“Once they’ve (worked from home), they’re going to want to continue,” Kate Lister, president of Global Workplace Analytics, said, predicting this will be true for 30 percent of workers. Plus, she added, there are major financial incentives for companies to cut costs right now by cutting office leases, too: “The investor community is going to insist on it.”

2. For those who do return, open floor plans in offices are over.

Open floor plans were already a subject of scorn prior to the pandemic. Now, they’re moved from being a silly fad — one that, by the way, was first popularized by prison designers and later blown up by execs at HGTV who were hungry for male viewers — to downright dangerous. Over the past decade, as companies have opted to oust cubicles and private offices for more budget-friendly open floor plans, the amount of space per average office worker has declined by about 25 percent. But large, shared spaces without walls and clustered seating designed to pack in workers and encourage collaboration are big no’s now.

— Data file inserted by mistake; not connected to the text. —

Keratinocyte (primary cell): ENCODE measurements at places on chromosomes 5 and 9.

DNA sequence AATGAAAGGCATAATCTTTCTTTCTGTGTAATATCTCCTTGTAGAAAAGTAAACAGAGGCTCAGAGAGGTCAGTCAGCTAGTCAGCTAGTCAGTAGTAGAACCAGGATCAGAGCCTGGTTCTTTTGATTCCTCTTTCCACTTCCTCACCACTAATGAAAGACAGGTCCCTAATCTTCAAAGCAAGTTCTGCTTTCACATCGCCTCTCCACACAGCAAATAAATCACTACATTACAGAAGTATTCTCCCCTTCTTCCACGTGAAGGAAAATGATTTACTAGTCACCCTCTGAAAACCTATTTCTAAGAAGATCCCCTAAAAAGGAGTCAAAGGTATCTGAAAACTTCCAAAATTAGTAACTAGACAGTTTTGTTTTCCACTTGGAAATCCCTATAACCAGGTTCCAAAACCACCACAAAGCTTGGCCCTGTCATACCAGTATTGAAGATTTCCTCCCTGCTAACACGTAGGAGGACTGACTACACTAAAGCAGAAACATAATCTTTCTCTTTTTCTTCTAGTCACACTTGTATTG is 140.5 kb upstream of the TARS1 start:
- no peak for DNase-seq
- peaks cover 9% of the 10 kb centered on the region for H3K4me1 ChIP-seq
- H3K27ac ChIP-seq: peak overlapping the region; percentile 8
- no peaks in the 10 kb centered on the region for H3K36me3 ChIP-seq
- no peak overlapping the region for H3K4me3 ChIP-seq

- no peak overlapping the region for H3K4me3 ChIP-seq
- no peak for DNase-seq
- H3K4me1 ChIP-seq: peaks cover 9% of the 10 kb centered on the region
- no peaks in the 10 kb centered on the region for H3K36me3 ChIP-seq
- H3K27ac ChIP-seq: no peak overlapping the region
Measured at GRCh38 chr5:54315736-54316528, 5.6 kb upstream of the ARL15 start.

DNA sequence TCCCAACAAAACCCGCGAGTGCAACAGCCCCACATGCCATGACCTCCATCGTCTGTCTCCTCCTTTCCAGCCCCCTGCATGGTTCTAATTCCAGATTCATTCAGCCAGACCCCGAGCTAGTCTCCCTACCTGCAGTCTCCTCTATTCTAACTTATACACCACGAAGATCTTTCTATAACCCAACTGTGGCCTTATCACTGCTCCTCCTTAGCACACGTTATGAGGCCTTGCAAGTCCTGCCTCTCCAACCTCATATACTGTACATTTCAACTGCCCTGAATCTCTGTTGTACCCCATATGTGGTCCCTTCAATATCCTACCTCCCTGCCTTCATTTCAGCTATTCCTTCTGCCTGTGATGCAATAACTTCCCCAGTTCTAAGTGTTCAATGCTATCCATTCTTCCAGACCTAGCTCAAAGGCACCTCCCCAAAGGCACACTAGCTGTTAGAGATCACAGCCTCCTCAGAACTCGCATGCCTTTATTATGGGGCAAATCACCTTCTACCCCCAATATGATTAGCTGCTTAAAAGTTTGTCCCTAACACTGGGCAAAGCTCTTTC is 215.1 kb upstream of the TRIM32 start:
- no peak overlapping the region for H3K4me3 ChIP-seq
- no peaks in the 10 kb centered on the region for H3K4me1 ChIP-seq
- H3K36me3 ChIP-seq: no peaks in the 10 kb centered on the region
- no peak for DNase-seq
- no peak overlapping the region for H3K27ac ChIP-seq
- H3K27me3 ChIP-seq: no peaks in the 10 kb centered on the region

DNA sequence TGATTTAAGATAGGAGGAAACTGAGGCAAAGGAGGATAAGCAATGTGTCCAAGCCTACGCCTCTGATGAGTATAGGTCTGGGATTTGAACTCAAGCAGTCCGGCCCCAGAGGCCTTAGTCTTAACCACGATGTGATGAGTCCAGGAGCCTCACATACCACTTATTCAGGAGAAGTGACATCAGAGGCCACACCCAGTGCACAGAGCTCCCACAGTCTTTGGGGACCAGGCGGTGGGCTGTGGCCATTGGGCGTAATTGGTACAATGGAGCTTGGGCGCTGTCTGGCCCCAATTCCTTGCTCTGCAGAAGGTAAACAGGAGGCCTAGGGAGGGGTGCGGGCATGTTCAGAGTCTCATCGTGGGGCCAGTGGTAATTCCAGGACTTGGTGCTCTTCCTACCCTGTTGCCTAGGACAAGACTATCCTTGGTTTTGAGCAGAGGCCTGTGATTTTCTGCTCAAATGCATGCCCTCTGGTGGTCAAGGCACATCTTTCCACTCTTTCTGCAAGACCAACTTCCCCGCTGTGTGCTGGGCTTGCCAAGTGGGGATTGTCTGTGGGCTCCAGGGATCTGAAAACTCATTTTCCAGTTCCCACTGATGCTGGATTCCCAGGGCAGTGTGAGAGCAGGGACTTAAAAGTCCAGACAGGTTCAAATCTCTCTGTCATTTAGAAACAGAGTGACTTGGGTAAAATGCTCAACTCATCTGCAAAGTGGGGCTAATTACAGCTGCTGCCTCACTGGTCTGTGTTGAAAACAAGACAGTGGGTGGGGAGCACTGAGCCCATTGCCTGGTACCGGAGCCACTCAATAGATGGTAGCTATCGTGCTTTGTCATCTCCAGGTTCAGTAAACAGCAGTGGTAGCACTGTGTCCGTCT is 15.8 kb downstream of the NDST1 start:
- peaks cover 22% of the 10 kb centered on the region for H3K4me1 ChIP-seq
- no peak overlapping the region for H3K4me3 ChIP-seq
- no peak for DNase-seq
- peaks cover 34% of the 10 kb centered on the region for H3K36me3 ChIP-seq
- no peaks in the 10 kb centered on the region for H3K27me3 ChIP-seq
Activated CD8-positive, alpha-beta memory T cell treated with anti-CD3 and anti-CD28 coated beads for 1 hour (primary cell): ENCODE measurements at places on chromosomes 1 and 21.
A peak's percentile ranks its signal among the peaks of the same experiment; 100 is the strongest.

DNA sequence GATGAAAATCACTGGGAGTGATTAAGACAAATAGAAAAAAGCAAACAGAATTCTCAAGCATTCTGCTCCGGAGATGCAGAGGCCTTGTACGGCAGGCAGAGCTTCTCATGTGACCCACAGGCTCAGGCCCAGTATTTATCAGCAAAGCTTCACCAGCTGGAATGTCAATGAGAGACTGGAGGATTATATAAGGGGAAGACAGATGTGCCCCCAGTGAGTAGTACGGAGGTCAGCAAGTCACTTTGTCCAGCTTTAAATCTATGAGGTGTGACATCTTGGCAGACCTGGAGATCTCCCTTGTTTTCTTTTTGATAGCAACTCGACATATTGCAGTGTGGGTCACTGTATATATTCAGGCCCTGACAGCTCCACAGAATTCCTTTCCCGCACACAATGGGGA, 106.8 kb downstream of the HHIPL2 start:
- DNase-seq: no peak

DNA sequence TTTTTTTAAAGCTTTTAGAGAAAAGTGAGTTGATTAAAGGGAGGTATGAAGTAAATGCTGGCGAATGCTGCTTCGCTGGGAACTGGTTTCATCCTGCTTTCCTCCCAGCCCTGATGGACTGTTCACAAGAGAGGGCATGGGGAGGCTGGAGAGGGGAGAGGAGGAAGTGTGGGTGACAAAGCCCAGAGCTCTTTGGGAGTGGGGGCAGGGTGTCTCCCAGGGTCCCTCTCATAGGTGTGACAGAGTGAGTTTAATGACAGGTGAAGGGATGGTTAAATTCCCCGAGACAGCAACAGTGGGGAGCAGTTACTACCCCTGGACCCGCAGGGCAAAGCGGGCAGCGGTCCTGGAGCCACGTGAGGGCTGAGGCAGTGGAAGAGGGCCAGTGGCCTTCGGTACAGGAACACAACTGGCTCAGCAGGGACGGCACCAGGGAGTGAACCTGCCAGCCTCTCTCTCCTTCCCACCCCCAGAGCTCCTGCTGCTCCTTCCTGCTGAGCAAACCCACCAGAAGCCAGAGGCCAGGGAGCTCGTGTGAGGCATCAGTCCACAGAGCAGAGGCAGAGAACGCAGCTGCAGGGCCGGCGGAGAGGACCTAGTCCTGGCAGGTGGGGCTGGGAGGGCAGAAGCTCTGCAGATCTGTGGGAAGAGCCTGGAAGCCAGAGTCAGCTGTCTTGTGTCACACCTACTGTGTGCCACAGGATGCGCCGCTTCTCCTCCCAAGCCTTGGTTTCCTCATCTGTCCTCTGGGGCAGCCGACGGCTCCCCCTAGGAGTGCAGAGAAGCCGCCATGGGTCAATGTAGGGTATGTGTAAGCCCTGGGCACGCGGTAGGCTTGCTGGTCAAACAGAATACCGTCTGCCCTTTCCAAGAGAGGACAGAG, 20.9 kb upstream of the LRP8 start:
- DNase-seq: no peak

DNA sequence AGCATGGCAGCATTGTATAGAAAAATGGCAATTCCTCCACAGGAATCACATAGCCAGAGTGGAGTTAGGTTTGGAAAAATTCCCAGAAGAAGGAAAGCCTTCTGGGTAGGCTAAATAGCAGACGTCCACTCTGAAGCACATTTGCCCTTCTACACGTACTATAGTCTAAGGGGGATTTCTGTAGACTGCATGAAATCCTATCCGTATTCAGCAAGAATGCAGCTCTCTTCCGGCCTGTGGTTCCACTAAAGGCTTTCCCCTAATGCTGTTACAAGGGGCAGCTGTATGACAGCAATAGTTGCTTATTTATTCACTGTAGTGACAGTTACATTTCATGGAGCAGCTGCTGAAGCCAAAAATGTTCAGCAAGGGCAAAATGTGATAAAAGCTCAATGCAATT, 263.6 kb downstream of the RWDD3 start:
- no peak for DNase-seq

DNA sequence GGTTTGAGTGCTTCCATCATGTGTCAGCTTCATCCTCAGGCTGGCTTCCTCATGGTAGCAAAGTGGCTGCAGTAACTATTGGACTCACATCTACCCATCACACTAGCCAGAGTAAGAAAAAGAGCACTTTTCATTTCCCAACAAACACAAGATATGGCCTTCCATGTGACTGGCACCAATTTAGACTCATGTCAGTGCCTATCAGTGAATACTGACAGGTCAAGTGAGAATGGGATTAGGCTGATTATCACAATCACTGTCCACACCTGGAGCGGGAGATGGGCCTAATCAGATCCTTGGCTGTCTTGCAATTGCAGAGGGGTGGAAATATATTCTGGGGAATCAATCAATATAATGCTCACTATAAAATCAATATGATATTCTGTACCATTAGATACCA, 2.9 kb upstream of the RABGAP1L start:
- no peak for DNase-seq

“You can't have that in the new era,” Zeke Emanuel, lead writer of the Center for American Progress’ coronavirus report, told Vice. “The open office plans that have people sitting shoulder to shoulder shouldn't be operating at full capacity anytime soon.”

3. Companies will rely on staggered schedules for on-site workers.

One of the biggest impediments to reopening offices is the danger that overcrowded workspaces will serve as hotbeds of contamination. For that reason, some companies may opt to rotate days that different groups of workers can come to the office, allowing them to keep work stations more safely spread apart.  

“You’re trying to build confidence and a secure feeling,” Matthew Barlow, a vice chairman of Savills, told the New York Times, with another exec in realty echoing: “There could be A teams and B teams working different days.”

 This is a pattern that could continue not just in the immediate future but for the long-term, too. The normalization of fewer workers in the office on any given day may mean less overall space is needed, compared to a 100% on-site staff, and thus lower overhead costs for companies.

4. Business travel will become more of a rarity.